Everybody Loves Kungfu Fighting!

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I don’t know about you guys, but being Asian has always attracted a lot of attention for me whenever I travel in Latin America/ Caribbean or in certain parts of Europe. My most unpleasant experience was in Athens.

PRCs at the Acropolis in Athens. I guess we do attract attention...

J (an American-Born Korean) and I would be crossing the street, randomly chatting about this-and-that, when some Greek man would, as he was crossing from the other side of the street, go BLARRRGHH right into our faces as he was passing us, and then continue walking as if nothing had happened. This happened twice when I was in Athens and then once again when I was alone in Florence. A man actually paused his conversation on his cell phone to BLARRRGH me.

I kid you not.

I think Westerners take an almost perverse pleasure in trying to guess which part of Asia you are from. And it’s interestng how they do this based on their knowledge of Asian food. After “Konichiwa!” they’ll usually start shouting “Sushi! Sashimi? Tempura?!” and then if they get no response they’ll go “Ni Hao!” Once, I actually had someone say “Egg roll! Lo mein! Shumai?!” to me. Mm-hmm, dimsum menu copycat!

In the Caribbean though, the people are a lot more.. fascinated. People in Mexico blatantly stared at Biao and I wherever we went. Couchsurfer host, D, told us that to them, ‘you [we] are all from China’.  It’s pretty interesting to imagine how to them, Asia is probably just one big blob of a country with small-eyed people who produce really cheap food and are well-versed in martial arts.

Our tour guide from the Pitch Lake in San Fernando walked us out to wait for the maxi-taxi and while waiting, she started shouting across the road at a schoolyard to get her daughter’s attention. At first, I thought she was just trying to say hi, but later I realized that she was really trying to show us off to the children. Because once  the children noticed us, they began lining up by the school fence and shouting “CHINESE! CHINESE! CHINESE! CHINESEEEEE!”

Fankids

This continued on for a good 5 minutes, and I must say, we got onto the maxi-taxi (imaginary limo!) feeling like celebrities. Even in San Fernando, the local men were also calling out “Chinese!” and “Ni hao!” at us. And Ian would always respond with a resounding “Hao!” I think part of the fascination was in us being actual tourists because there are actually quite a lot of Chinese restaurants there, and I can’t imagine that the Chinese locals would get this much attention everyday.

But it seems like the people in T&T really do grow up believing that all Chinese are trained in martial arts. After we alighted from the water-taxi at Port of Spain, I was overcome with a very intense need to relieve my bowels, and so I rushed into a public toilet at The Breakfast Shed (which serves pretty good breakfast btw) next to the terminal. As luck would have it, there was no toilet paper and because I only had one measly piece of tissue left in my bag, I had to go into the whole 扎马步 position, where you bend your knees slightly and let your butt hover right above the toilet bowl.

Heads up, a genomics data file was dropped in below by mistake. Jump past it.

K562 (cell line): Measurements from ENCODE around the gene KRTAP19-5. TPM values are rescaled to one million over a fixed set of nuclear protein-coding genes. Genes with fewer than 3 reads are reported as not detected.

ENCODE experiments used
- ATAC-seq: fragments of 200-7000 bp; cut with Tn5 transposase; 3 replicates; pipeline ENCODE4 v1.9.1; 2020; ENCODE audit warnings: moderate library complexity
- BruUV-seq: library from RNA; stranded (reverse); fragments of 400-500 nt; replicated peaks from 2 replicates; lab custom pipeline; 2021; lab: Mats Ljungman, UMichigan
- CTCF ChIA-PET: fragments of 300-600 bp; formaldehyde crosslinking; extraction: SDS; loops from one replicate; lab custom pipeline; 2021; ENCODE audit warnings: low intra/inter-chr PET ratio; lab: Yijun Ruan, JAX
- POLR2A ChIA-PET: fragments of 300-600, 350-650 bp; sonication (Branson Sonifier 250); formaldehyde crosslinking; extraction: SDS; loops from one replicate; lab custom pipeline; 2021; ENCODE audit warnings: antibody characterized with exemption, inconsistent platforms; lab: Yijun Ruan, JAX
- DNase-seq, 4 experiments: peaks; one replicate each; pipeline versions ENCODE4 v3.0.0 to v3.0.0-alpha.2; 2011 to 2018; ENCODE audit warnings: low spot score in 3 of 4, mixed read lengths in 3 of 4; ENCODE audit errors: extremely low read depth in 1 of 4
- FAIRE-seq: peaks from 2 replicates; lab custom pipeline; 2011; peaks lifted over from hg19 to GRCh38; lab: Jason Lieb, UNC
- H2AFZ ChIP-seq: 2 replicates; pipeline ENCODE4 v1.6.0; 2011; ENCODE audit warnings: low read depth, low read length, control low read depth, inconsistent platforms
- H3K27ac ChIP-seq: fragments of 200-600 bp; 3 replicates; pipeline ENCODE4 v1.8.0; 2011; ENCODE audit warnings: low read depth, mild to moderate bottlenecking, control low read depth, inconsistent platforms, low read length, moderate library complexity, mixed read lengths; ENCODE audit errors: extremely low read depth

扎马步! Image from laonanren.com

And there I was, in one of the most uncomfortable positions known to man, when the door opened and two little girls came in. There was 1 other cubicle available, but somehow they didn’t go in. Instead they knocked on my door. Now, I don’t know about you, but I really hate it when this happens because firstly, I don’t know what to say to them (“Coming? Hold on? I’m here? Occupied! Gimme a minute?!”) and secondly, it just adds so much more stress to the already uncomfortable situation.

So anyway, they knocked on my door and then asked,

“Are you Chinese?”

Me: “Uh. Yes..” (While wondering, how in the world do they know?? Did they watch me come in?)

And then as I looked up I saw two pairs of eyes staring at me through the gap in the toilet door. Uhoh. They giggled and whispered excitedly and then,

Older girl: “Do you know taichi!?”

Me: “Uhhh haha…. yes?” (I mean, I figured that was a reasonable answer since what I was doing in that position was kind of the basic taichi position.)

Girls: “OOHHH” (Some squealing and laughing. They must have been ecstatic at having met a true Taichi master, in the raw no less.)

Me: “Do you know taichi??!”

Girls: “Yes! Taaaaiichi! Hiyaaaahhhhh!” (Jumping and chopping action)

It’s amazing how much one can see through the gaps made by door hinges. Someone should really look into that.

Anyway, I think it’s easy to be offended or disturbed by the unwarranted attention from the locals, but I would say that most of the time, it’s really just harmless, teasing fun. Of course, when in doubt, it’s always best to err on the side of caution even if it might make you seem snooty. Otherwise, returning the greeting or playing along can sometimes bring about unexpected encounters (:

Well, with our love for jump-shots and compromising positions, it’s not so hard to believe why they’d think we all know kungfu!

Fort King George, Scarborough

Fort King George, Tobago

Mont Royal, Montreal

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